The spring 2015 collection which is out now was inspired by Balanchine's leotard ballets and in particular the New York City Ballet dancer Wendy Whelan who just left NYCB last year. The minimal classicism of the ballets along with the sharp athleticism of Wendy Whelan shaped the way that I approached the shoes. I think that the WATCH, an unlined sandal on a running sole inspired bottom particularly encapsulates this. The sandal has clean curving lines that hug the foot in a very modern way but the running sole gives it an expected sporty twist.

Who would you love seeing wearing LD Tuttle?

I would love to see Wendy Whelan, the dancer I mentioned above, wearing LD Tuttle. Otherwise, it just makes me happy to see people on the street wearing it. I love seeing random strangers wearing my shoes. I design them to be worn every day, to be a key element in what someone puts on in the morning, so to see people doing that never stops being exciting.

What are your favorite places to shop, eat, and play in LA?

Our studio is downtown in the Arts District so I love all of the changes that have been going on there lately. I eat at Eat, Drink Americano, Zinc, Urban Radish, and Bestia if I want an amazing dinner. For shopping, one of my favorite stores in LA is still Scout. They have amazing vintage—and particularly right now a lot of 90s stuff, which is really barely vintage, but it is very well curated. I also make the rounds at Creatures of Comfort, Mohawk General Store and Larchmont Beauty Supply for beauty products.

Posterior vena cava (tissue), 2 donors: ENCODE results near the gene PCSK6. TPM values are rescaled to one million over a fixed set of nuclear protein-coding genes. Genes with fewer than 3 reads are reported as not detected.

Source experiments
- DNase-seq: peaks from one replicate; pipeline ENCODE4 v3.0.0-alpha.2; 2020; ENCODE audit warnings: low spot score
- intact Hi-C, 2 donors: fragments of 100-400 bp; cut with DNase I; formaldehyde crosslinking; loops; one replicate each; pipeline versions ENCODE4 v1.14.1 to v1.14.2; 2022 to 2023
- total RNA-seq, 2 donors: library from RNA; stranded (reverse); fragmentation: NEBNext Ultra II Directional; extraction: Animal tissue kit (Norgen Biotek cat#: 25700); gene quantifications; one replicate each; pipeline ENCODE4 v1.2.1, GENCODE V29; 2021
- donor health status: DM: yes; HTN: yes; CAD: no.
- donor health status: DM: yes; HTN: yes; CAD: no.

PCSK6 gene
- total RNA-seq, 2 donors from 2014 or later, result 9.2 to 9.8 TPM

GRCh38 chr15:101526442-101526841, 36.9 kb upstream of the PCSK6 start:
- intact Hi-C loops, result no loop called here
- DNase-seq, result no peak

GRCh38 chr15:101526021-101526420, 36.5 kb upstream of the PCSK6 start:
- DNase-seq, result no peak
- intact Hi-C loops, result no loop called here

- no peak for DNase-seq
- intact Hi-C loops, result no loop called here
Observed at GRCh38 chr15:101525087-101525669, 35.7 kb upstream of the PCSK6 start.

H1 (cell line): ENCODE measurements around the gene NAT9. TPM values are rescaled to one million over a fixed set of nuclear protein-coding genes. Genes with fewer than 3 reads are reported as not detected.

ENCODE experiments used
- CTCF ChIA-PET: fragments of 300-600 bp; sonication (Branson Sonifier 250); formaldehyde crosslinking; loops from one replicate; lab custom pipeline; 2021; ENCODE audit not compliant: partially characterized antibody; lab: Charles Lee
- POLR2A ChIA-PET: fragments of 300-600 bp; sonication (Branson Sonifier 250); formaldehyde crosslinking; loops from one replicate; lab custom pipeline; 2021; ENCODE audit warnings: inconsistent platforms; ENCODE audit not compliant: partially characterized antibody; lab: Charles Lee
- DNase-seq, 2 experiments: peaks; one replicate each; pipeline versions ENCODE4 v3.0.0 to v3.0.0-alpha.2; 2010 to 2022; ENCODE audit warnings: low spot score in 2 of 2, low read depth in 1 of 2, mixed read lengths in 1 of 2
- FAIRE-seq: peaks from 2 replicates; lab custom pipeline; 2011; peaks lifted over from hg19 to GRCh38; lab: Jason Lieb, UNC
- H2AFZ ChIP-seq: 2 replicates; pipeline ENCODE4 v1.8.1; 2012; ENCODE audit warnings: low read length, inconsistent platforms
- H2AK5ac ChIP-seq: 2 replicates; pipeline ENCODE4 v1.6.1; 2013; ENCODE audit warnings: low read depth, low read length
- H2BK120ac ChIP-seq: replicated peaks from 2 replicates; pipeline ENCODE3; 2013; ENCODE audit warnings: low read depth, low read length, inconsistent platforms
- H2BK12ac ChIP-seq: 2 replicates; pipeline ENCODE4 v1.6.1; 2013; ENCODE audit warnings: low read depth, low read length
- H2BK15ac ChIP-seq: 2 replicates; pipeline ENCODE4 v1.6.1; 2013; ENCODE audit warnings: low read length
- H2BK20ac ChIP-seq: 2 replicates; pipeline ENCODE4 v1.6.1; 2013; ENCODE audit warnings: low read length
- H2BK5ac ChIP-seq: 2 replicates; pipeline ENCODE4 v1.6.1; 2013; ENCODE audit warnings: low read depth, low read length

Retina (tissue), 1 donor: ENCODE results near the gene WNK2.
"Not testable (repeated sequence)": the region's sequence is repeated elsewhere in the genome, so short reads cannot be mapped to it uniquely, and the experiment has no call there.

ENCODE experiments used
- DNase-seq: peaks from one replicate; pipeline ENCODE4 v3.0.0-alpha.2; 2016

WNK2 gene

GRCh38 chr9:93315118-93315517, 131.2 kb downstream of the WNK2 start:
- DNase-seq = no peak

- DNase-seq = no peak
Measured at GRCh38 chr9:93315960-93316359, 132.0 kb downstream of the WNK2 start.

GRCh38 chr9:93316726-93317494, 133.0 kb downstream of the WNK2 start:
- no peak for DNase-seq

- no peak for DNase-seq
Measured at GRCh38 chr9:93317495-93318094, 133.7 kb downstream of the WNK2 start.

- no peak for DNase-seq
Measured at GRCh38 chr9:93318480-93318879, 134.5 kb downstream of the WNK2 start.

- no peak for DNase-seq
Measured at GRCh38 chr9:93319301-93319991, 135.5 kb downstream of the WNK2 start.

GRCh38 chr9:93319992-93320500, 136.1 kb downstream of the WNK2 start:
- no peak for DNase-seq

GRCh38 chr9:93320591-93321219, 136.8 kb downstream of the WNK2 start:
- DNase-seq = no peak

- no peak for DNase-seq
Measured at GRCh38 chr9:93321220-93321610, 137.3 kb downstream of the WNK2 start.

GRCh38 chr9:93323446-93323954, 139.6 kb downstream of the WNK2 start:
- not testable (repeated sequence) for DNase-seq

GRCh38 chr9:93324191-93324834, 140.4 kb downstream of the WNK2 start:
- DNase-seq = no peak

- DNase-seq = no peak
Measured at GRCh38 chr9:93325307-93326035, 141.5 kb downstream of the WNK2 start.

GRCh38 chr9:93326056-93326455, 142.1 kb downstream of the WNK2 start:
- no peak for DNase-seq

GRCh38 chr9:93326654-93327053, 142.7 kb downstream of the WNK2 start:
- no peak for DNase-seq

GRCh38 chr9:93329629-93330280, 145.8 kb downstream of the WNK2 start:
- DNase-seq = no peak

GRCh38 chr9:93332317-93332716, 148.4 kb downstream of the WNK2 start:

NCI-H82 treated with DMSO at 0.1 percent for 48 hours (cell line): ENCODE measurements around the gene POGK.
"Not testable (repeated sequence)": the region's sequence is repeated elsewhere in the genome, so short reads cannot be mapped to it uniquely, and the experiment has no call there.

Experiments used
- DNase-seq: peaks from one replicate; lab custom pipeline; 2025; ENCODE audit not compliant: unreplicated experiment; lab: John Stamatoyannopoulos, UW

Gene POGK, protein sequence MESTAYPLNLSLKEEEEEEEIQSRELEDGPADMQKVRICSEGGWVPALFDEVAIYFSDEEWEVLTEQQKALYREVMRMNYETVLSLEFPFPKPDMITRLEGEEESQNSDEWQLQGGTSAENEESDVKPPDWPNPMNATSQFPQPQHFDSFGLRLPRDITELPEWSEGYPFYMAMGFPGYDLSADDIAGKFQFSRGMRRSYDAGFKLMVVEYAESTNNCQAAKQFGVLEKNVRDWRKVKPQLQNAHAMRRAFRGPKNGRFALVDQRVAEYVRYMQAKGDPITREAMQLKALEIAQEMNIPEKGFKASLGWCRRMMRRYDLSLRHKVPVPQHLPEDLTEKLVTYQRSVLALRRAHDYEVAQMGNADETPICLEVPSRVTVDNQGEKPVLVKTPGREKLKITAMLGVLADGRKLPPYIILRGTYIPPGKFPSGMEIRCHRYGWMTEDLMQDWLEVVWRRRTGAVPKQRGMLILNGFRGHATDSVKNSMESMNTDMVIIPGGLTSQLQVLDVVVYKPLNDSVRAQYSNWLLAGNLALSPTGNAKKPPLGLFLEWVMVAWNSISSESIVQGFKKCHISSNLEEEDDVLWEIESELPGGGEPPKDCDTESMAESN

I have two kids so a lot of my weekends are focused on child friendly activities like running around at the La Brea Tar Pits. We also love the desert and try to go out there as much as possible. We go to Palm Springs and then drive and explore the areas around it. A few months ago we went down past the Salton Sea to the Anza Borrego desert which is stunning.

What's next for LD Tuttle? Any fun collabs or projects?

This spring we launched our first sneaker collection with a selection of styles on running soles that have had a strong reaction. We also just did a fun collaboration with the Dreslyn in which I styled a spring shoot for them using our shoes. And our 10-year anniversary is next year so we are working on a project for that!